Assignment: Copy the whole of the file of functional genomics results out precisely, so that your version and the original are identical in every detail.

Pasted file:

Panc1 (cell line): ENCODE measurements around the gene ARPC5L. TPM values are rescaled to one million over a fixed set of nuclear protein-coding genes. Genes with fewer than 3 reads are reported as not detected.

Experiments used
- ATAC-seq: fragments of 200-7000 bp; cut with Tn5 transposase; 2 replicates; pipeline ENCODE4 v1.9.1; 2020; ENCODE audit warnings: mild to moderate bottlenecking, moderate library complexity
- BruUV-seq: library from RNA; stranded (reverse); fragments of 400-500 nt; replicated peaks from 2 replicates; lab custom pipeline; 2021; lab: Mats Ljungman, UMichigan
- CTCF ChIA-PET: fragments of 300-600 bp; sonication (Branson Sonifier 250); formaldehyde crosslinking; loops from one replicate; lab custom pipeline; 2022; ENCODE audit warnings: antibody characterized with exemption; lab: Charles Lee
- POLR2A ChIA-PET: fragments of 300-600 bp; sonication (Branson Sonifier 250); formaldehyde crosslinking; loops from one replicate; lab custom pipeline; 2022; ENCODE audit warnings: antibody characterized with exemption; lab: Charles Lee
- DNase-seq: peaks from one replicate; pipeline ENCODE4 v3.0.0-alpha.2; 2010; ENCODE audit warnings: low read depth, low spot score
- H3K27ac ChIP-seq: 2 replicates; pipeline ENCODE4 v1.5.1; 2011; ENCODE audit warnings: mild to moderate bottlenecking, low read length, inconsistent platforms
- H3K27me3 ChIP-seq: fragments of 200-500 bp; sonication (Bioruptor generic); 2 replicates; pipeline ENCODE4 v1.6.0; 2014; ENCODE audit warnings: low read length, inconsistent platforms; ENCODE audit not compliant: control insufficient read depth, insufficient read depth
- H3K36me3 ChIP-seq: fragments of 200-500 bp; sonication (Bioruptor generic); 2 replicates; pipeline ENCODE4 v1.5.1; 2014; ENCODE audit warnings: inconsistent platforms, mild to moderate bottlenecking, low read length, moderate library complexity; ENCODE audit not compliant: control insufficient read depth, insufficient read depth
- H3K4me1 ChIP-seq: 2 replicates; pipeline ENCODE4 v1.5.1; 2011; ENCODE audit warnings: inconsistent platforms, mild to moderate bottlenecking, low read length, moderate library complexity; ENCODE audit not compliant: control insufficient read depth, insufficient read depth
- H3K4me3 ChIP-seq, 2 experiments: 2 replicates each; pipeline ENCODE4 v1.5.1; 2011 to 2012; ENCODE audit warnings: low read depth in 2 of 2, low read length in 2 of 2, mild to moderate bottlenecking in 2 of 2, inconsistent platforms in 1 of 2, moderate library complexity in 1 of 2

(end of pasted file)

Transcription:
Panc1 (cell line): ENCODE measurements around the gene ARPC5L. TPM values are rescaled to one million over a fixed set of nuclear protein-coding genes. Genes with fewer than 3 reads are reported as not detected.

Experiments used
- ATAC-seq: fragments of 200-7000 bp; cut with Tn5 transposase; 2 replicates; pipeline ENCODE4 v1.9.1; 2020; ENCODE audit warnings: mild to moderate bottlenecking, moderate library complexity
- BruUV-seq: library from RNA; stranded (reverse); fragments of 400-500 nt; replicated peaks from 2 replicates; lab custom pipeline; 2021; lab: Mats Ljungman, UMichigan
- CTCF ChIA-PET: fragments of 300-600 bp; sonication (Branson Sonifier 250); formaldehyde crosslinking; loops from one replicate; lab custom pipeline; 2022; ENCODE audit warnings: antibody characterized with exemption; lab: Charles Lee
- POLR2A ChIA-PET: fragments of 300-600 bp; sonication (Branson Sonifier 250); formaldehyde crosslinking; loops from one replicate; lab custom pipeline; 2022; ENCODE audit warnings: antibody characterized with exemption; lab: Charles Lee
- DNase-seq: peaks from one replicate; pipeline ENCODE4 v3.0.0-alpha.2; 2010; ENCODE audit warnings: low read depth, low spot score
- H3K27ac ChIP-seq: 2 replicates; pipeline ENCODE4 v1.5.1; 2011; ENCODE audit warnings: mild to moderate bottlenecking, low read length, inconsistent platforms
- H3K27me3 ChIP-seq: fragments of 200-500 bp; sonication (Bioruptor generic); 2 replicates; pipeline ENCODE4 v1.6.0; 2014; ENCODE audit warnings: low read length, inconsistent platforms; ENCODE audit not compliant: control insufficient read depth, insufficient read depth
- H3K36me3 ChIP-seq: fragments of 200-500 bp; sonication (Bioruptor generic); 2 replicates; pipeline ENCODE4 v1.5.1; 2014; ENCODE audit warnings: inconsistent platforms, mild to moderate bottlenecking, low read length, moderate library complexity; ENCODE audit not compliant: control insufficient read depth, insufficient read depth
- H3K4me1 ChIP-seq: 2 replicates; pipeline ENCODE4 v1.5.1; 2011; ENCODE audit warnings: inconsistent platforms, mild to moderate bottlenecking, low read length, moderate library complexity; ENCODE audit not compliant: control insufficient read depth, insufficient read depth
- H3K4me3 ChIP-seq, 2 experiments: 2 replicates each; pipeline ENCODE4 v1.5.1; 2011 to 2012; ENCODE audit warnings: low read depth in 2 of 2, low read length in 2 of 2, mild to moderate bottlenecking in 2 of 2, inconsistent platforms in 1 of 2, moderate library complexity in 1 of 2